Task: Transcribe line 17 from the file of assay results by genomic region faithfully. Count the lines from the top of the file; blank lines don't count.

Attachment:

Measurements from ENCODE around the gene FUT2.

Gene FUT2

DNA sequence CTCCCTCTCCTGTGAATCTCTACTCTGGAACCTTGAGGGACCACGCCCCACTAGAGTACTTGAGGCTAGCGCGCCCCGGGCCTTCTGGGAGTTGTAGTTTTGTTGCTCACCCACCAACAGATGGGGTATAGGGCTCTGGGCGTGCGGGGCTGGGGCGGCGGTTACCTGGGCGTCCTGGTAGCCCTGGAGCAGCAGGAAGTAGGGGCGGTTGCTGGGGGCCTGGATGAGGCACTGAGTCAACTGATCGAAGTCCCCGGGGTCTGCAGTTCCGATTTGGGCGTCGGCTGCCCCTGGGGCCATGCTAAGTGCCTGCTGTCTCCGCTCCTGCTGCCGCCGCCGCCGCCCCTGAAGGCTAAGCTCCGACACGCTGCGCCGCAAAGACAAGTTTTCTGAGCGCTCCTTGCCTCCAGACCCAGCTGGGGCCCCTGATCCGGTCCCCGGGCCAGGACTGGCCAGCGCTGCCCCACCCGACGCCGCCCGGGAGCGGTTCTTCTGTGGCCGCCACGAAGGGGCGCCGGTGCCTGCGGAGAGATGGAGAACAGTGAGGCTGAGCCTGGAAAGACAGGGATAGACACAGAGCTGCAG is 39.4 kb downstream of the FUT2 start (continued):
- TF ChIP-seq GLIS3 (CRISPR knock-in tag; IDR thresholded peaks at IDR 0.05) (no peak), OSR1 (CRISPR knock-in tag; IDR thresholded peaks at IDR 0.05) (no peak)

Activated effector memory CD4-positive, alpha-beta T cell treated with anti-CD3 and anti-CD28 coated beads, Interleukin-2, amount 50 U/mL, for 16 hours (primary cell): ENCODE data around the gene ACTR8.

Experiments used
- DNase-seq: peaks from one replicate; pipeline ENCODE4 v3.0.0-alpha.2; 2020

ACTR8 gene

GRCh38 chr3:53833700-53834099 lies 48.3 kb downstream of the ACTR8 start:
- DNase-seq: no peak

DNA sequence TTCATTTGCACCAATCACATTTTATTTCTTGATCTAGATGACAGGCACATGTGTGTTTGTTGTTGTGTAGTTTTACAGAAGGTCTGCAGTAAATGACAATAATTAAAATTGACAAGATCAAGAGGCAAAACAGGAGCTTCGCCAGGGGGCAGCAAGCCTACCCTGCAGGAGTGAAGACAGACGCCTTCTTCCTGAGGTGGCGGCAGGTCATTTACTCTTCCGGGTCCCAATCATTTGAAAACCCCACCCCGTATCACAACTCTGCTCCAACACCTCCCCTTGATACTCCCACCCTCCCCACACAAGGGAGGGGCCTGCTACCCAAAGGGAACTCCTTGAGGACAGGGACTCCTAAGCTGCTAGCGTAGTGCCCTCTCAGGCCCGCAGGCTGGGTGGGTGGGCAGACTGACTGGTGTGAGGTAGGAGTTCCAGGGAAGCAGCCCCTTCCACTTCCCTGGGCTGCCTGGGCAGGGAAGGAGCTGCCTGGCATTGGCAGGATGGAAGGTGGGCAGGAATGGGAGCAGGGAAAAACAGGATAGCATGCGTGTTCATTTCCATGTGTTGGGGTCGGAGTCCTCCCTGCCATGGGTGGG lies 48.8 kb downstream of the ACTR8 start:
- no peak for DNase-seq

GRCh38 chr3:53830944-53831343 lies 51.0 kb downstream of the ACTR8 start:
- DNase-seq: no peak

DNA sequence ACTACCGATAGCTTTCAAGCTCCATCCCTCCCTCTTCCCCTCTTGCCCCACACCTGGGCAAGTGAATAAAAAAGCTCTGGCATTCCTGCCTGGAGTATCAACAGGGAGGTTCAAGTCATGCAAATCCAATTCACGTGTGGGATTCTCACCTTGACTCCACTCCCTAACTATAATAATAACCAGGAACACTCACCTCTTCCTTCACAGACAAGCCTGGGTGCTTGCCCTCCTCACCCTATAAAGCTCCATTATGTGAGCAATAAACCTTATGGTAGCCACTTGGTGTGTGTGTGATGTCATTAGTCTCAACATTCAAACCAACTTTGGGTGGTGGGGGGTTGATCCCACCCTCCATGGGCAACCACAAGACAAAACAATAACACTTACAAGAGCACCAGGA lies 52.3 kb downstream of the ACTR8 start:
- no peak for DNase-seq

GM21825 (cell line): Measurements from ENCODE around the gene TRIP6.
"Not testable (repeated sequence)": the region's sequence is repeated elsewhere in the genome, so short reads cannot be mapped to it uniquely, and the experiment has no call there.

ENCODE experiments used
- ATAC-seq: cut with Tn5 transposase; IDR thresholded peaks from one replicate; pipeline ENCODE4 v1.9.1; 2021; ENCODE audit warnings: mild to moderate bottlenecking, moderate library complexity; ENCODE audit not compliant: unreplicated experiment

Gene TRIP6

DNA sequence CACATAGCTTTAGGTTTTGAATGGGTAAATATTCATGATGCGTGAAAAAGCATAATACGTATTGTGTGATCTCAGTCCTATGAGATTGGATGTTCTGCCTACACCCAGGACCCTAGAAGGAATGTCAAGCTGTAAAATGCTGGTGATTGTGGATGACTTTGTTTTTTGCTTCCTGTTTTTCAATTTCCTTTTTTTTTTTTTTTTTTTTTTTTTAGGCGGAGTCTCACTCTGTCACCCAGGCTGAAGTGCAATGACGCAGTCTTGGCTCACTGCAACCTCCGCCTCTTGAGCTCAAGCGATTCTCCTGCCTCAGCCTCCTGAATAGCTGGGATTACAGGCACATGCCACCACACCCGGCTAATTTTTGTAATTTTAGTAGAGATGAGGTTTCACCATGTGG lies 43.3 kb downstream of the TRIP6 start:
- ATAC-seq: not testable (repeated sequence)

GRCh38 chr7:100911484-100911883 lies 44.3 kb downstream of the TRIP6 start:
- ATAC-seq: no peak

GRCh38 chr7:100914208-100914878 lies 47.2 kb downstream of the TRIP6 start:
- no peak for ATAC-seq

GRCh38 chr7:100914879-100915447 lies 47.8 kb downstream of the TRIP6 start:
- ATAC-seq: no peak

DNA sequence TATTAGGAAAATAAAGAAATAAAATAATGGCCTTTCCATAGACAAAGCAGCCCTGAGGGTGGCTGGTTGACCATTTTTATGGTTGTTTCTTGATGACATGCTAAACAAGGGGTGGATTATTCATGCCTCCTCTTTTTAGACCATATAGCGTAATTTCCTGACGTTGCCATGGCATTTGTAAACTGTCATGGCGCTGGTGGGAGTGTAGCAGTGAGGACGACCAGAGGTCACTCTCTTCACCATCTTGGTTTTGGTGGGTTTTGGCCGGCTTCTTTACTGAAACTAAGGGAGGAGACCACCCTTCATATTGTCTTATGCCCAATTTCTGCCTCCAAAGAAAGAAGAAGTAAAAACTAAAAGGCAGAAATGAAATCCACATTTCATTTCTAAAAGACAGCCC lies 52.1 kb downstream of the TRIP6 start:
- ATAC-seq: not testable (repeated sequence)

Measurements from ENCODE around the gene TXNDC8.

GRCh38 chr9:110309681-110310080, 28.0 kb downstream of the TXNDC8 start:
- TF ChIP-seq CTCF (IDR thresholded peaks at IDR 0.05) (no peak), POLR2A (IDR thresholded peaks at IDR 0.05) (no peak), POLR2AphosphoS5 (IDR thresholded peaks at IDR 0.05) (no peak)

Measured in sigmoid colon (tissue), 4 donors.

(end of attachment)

GM21825 (cell line): Measurements from ENCODE around the gene TRIP6.